I’m going to read an excerpt from the essay about him titled “Mitote” and it is set in Guadalajara during the 2010s.

“Before destroying my idols, I lay flowers at their feet. Siempre les doy flores. Rosas silvestres y cempasúchil are preferred, but other blooms will do. My tattooed fingers write violets, camellias, red dahlias, florecitas de calabaza, pétalos de jicuri, kieri, calla lilies, and baby’s breath into being. Erato, Muse of Poetry, waters this garden.

In tandem, we harvest, gathering an ofrenda that will place at the well-worn huaraches of my grandfather, Ricardo Serrano Rios. The last time I saw Abuelito alive, his machismo smoldered. It was December and three generations had descended upon the house where our patriarch would die. A moldering concrete box in the Mezquitán country neighborhood of Guadalajara.

As a girl, my mother stood barefoot in her small front yard, watching black horses pull funeral carriages to El Panteón de Mezquitán, one of the city’s oldest graveyards. Murals depicting the afterlife dress the cemetery walls and today my grandparents exchange whispers in one of its palm-shaded tombs. 

My tío Álvaro rests with them. Because my uncle cared for his mother and father until they took their last breaths, the word “spinster” best describes what he became. It’s usually daughters, not sons, who sidestep marriage, instead caring for parents who shrivel and shrink, returning to dust. 

To honor the love Álvaro gave, I write into being a cup.

Next, I fill it with tejuino, la bebida de los Dioses. Before I order you to hand this drink to my uncle’s thirsty spirit, allow me to add a scoop of crushed ice, a twist of lime, and three shots of the finest tequila. Now, pass the cup to my spinster tío.”

So, I didn’t have misgivings about this essay. I wanted to write it as an exemplar to show others that we can talk in authentic and genuine ways about the men who we are in family with. And I wanted to represent my grandfather in such a way where I credit him for having instilled in me a passion for words, a passion for poetry, a passion for the arts, a passion for the musicality of language.

But at the same time, he hurt so many women and girls. And so I wanted to show my grandfather in all of his horrific and glorious complexity.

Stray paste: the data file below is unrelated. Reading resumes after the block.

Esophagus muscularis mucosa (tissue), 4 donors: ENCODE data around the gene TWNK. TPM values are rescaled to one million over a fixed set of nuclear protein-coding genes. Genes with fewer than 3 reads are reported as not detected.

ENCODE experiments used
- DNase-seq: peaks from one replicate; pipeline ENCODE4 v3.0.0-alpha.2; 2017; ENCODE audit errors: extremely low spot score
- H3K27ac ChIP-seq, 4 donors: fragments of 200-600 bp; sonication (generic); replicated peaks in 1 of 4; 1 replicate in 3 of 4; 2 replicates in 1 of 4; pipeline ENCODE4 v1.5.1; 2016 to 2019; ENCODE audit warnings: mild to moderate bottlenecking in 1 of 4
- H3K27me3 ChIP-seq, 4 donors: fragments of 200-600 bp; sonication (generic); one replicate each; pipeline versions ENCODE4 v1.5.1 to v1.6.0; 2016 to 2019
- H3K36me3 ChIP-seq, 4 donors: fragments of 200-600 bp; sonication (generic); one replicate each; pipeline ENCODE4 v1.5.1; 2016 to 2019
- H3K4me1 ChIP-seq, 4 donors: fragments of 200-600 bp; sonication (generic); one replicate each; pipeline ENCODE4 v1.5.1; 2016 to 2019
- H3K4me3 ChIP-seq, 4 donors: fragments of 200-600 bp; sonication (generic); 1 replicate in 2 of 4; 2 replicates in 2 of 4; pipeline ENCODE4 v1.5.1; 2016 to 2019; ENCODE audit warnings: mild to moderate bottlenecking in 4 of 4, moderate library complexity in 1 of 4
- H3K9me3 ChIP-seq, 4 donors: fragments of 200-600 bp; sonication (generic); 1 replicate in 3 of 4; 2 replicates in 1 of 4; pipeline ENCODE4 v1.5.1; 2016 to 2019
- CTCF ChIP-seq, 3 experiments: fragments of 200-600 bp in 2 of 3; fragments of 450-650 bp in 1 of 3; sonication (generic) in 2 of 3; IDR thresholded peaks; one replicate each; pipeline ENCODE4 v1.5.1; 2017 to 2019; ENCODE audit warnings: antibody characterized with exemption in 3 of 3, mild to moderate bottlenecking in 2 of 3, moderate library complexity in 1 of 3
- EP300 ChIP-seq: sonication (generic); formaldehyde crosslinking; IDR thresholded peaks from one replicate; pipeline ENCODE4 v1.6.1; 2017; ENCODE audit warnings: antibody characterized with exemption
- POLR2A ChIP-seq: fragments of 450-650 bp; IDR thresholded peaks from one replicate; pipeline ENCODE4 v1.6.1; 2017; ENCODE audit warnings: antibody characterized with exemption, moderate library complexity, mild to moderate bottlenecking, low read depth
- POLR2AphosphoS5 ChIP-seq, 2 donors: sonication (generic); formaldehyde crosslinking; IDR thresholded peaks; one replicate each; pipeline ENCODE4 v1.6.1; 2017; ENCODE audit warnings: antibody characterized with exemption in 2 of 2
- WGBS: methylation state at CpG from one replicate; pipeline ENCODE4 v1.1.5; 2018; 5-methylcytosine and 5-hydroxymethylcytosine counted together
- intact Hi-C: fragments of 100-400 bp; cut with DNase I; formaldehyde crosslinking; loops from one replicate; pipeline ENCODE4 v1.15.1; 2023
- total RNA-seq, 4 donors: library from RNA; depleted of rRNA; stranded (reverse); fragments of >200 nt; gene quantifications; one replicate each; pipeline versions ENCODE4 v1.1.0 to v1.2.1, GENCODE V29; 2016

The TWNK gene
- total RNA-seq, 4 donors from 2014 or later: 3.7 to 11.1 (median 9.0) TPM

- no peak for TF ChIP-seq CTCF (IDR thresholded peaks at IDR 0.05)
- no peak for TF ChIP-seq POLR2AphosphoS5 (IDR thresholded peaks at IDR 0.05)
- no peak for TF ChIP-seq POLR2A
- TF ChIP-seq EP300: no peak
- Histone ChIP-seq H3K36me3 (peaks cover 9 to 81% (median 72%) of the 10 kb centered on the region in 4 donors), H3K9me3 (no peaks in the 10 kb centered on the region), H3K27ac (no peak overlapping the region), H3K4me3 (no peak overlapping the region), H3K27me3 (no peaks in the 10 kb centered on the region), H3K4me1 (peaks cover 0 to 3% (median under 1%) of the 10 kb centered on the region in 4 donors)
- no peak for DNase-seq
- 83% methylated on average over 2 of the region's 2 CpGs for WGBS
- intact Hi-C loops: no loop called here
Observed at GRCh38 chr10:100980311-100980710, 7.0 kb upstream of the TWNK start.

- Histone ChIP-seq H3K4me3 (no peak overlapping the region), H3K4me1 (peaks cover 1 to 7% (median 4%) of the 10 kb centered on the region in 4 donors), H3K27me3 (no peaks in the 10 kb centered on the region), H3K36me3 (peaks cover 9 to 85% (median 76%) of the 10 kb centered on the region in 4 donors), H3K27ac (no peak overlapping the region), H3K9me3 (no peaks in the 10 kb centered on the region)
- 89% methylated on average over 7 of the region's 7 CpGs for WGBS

I think that we do a disservice to the dead, when we speak in a way that attempts to canonize them, and when we attempt to launder their legacy. And I think that that disservice is done because I do think that there is sort of a path to sort of spiritual reckoning that can happen posthumously because that’s what purgatory is, right?

Purgatory is a place where a soul can wait until that soul is ready to exit. And I would like to think that my grandfather is one of those souls, who is waiting for others to invite him, to reckon with the way that he lived. And so I, I took it upon myself to do that. And I engaged in a lot of ancestor magic. When I was working on the essay, I collected essays that he had written and, I developed a technique, like, it was almost like a divinatory technique that I used in order to communicate with him. 

So I had an essay that my grandfather had written about his relationship with Juan Rulfo. I made copies of the essay and sliced it into strips. 

I also photocopied pages out of Juan Rulfo’s “Pedro Páramo” and then sliced those into strips. I gathered all of the strips and mixed them. Then I would light a candle and I would ask a question of my grandfather.

And then I would drop the strips. And then pick them up in a specific order, and then read the response. And so those responses were channeling my grandfather.

“Locas” is the only essay in “Creep” that was commissioned by a family member. My cousin, Desiree, contacted me and told me that she was very disappointed by the way that she exists in the criminal legal archive. 

She was criminalized as a felon due to choices that she made to survive. And what Desiree asked me to do was to tell her story, more specifically, what she wanted for readers to understand are the processes by which a girl becomes a female gangster, and she wants it to be known that no girl is born a female gangster, girls become that. 

And as children, we formed our own gang. We called it “Pocas Pero Locas” and because I was never jumped out of our gang, when my cousin contacted me and gave me this assignment, I of course had to say yes.